Starting in the beginning of March, we laid plans to deal with a massive and rapid outbreak in the homeless community. We started building the capacity for isolation and quarantine, and thinking about how we could mitigate transmission if we had an outbreak at CHUM.
On March 25th, with the first stay at home order, the action and response started immediately.
First, there was a call from the Charlson Foundation in the Twin Cities, offering a $10,000 grant to help get the Steve O’Neil childcare programs safe from Covid. I think we’re the only organization outside the Twin Cities that they fund. Then came a call from the Ordean Foundation, with $20,000; from Medica with $50,000; shortly the Community Foundation with $10,000. Within 48 hours, we had $90,000 in unsolicited general contributions to make sure we could armor CHUM in terms of sanitizing, PPE, and extra staffing. Whatever we needed. Within minutes of us announcing that we had to cancel the Rhubarb Festival, we received an unsolicited, entirely anonymous individual contribution of $70,000 to cover the revenues that generally come in with the festival.
I don’t know what other states did, but within days, the Minnesota Legislature created a $26 million fund specifically for Covid response for people experiencing homelessness. Rather than the sort of 141 page RFPs that often accompany state proposals, this had a two-page explanation, and was basically, a Google Form. We could apply for funding for shelter expansion, health and hygiene and staffing.
The county applied for funding to rent the entire Radisson Annex – 72 rooms, so that if we had an outbreak, we could move people safely into isolation and quarantine. CHUM applied for funding to staff it 24-7. I put another google form out on CHUM’s website to hire those staff, and the most extraordinary group of people – mostly newly laid off from their jobs because of COVID, rose to the team. There were pharmacy students who knew CHUM from HOPE Clinic, people who knew of us from HDC, people who had used our shelter or food shelf, people young, old, diverse, generous and wanting to help.
Another recommendation from those early HUD documents was that we identify people who were particularly vulnerable at CHUM, for example, the elderly, with underlying medical conditions, and if possible, reduce the density in our congregate settings and improving their safety by finding them an alternative place to stay. This is when the City of Duluth stepped in. They applied for funding and did all the negotiations to rent the first floor of the Downtown Duluth Inn, 22 rooms for this group of people. Again, CHUM applied for funding for people and food, the City for the space.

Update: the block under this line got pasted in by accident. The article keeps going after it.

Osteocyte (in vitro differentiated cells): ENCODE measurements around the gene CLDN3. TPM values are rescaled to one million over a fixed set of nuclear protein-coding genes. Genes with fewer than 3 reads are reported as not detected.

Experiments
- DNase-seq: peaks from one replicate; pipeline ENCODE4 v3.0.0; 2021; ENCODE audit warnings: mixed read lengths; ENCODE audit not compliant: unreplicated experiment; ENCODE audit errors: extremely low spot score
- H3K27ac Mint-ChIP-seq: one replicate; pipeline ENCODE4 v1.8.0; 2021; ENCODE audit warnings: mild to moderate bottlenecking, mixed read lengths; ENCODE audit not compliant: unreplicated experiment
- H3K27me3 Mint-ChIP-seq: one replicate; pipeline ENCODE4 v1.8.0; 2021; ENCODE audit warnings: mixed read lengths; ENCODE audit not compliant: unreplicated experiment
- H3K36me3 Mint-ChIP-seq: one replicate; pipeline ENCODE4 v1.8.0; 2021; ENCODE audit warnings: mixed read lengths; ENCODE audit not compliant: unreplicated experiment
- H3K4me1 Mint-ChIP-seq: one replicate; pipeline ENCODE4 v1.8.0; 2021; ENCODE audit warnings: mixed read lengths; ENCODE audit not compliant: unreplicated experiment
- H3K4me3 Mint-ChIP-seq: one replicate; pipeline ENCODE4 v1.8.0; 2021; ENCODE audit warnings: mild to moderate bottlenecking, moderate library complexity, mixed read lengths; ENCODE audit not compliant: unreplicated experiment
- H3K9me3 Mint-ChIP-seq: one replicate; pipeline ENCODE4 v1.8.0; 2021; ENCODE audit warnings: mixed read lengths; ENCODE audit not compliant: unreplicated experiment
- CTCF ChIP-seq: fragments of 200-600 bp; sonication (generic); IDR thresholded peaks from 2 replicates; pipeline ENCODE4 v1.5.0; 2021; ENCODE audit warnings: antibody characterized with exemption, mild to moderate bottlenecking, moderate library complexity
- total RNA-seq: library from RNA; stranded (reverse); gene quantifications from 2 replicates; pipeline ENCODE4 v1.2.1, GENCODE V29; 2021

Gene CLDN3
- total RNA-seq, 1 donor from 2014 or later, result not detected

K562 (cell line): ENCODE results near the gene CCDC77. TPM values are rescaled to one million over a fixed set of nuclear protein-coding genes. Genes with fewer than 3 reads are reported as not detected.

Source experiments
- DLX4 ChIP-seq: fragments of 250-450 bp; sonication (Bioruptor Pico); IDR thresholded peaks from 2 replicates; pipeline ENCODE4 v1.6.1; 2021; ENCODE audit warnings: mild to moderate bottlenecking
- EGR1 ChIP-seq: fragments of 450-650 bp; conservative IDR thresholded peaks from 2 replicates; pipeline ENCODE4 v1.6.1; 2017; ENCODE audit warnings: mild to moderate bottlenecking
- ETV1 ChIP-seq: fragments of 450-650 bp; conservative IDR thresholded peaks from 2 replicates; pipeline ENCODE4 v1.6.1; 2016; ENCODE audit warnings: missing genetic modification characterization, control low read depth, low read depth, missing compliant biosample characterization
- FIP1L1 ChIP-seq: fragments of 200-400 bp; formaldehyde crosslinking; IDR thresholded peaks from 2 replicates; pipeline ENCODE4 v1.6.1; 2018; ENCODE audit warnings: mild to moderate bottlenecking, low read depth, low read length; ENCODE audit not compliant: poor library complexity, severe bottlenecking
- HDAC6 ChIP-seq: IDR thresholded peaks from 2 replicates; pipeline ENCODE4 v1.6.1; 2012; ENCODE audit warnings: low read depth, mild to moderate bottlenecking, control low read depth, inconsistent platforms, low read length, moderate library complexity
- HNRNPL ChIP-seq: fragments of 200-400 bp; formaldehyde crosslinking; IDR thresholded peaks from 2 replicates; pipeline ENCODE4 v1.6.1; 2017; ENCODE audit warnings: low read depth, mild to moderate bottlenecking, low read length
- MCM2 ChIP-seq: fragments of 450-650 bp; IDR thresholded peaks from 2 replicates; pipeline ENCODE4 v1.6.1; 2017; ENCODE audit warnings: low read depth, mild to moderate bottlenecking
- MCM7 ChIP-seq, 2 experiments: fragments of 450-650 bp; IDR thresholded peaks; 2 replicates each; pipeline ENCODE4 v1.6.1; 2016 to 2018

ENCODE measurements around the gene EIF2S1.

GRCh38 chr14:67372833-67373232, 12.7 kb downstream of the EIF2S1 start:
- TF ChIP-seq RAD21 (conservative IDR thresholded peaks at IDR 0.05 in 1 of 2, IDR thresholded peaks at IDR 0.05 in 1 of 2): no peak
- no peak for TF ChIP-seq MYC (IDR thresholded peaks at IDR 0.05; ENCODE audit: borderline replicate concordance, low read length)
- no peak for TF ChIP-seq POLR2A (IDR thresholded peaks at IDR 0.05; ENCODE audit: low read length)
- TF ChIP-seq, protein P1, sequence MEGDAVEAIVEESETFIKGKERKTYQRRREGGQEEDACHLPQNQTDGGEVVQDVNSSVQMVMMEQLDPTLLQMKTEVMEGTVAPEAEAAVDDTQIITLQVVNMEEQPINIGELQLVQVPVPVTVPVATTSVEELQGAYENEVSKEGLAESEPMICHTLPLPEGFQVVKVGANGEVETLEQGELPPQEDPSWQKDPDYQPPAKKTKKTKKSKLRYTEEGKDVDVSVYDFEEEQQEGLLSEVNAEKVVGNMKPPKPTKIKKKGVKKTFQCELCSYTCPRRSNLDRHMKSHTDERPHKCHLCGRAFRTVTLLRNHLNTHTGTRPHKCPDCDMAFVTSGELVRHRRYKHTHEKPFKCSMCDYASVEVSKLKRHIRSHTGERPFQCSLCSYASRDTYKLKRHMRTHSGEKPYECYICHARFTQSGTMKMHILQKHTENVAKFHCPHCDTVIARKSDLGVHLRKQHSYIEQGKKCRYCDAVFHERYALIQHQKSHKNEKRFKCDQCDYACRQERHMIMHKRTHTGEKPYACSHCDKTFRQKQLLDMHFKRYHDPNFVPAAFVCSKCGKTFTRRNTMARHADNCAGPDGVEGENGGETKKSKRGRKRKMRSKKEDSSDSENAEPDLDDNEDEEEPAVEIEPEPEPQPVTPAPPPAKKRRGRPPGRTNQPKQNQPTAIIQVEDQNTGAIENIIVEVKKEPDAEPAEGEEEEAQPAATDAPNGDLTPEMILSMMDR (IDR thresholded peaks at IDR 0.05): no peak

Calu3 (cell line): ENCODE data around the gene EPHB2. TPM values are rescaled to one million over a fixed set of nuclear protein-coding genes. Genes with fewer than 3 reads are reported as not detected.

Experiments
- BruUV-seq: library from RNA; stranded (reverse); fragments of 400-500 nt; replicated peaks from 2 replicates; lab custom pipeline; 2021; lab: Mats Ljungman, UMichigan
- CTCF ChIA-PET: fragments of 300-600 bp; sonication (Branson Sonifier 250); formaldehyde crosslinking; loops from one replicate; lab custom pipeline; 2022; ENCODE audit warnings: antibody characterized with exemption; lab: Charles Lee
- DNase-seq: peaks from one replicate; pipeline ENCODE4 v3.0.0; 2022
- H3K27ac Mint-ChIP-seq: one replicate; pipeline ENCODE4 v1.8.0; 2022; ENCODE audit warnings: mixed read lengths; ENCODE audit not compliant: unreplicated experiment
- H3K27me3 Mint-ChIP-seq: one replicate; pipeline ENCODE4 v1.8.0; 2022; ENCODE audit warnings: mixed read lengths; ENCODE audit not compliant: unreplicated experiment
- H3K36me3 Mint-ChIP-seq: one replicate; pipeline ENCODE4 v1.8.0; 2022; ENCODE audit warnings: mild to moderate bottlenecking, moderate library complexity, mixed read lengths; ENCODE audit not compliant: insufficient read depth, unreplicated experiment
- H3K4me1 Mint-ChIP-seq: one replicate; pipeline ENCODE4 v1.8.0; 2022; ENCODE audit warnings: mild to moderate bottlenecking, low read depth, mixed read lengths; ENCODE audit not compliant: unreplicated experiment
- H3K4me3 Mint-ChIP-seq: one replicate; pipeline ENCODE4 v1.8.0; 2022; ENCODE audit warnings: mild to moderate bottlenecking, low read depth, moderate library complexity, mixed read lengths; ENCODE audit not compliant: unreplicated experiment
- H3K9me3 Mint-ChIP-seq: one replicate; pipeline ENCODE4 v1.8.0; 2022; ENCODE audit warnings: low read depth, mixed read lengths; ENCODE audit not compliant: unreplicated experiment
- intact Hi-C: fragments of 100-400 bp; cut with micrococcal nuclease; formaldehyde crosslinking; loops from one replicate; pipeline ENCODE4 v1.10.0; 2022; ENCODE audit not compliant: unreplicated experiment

The whole process made me think of the Prisoner’s Dilemma. There was a fixed amount of money. It sounded huge – $26 million dollars. We were asked to apply for 30-day needs, but were not required to do that. I wondered: should I apply for EVERYTHING, go all in, get as much as I could for CHUM, or should I be a cooperator, and apply for what we needed. Well, I’m always the cooperator in Prisoner’s Dilemma – so I applied for what we would need, given my best guess at a worse-case scenario of major outbreak at CHUM. CHUM received about $197,000 in our first application.
To my complete astonishment: every homeless organization, municipality and county that applied for that funding were cooperators. No one hogged the resources. The entire homelessness response community in the State of Minnesota opted to share. Incredible. And so, month after month, we were able to apply for funding for what we needed, and this first pot lasted from May until September. Then they added another $22 million and we’re working through that through December. And another pot just opened for between January and June. I’m all over it.
My favorite story about this time came from a time I was jolted awake in the middle of the night, when I realized that with Damiano choosing to close, and only distributing sandwiches, that most people experiencing homelessness had nowhere to eat! Food is very important to me, and so I called up the state regulators and asked if food could be included as an expansion of shelter services. They said yes.
Then I emailed Tom Hanson at the Duluth Grill and asked him if he could make me a menu for half his regular price point, and if so, and we were funded, could he start providing food to CHUM? He and his team put together a remarkable menu. Our funding requests have always been funded in full, and so from May through the end of December, we’ve been able to offer 3 meals a day, 7 days a week from the Duluth Grill at CHUM! For most of May and June, CHUM was the only place in Duluth where people experiencing homelessness could get a hot meal. And what’s great – is this helped keep the Duluth Grill afloat, helped them keep people employed, helped pay their vendors, and their staff are pleased to be of use. CHUM used the economic stimulus that we received to multiply it down the line.
After the State initiatives, came the CARES funding to the City of Duluth and to St. Louis County.
Again, all the normally onerous practices of RFPs, multiple page proposals – all went on simple mode. In the first tranche of CARES from the City, we received $200,000 to take over the lease for the Duluth Inn, $95,000 to remodel our bathrooms and kitchen in the drop to make it easier to clean; $37,000 to double the size of the freezer in the food shelf, and $50,000 to support Steve O’Neil Apartments. We received funding from the County to install fire-proof curtains as dividers between our bunks as a partial barrier to viral transmission, and they put aside a million dollars in case we want to buy the Duluth Inn and turn it into permanent housing for 43 people.
I wrote a proposal for Damiano to submit to acquire a six-unit portable shower and toilet trailer to answer the constant cry for hygiene facilities for people experiencing homelessness. That too was funded and the trailer is on its way here. They build them in South Carolina, and we’re getting the “winter package” for sure.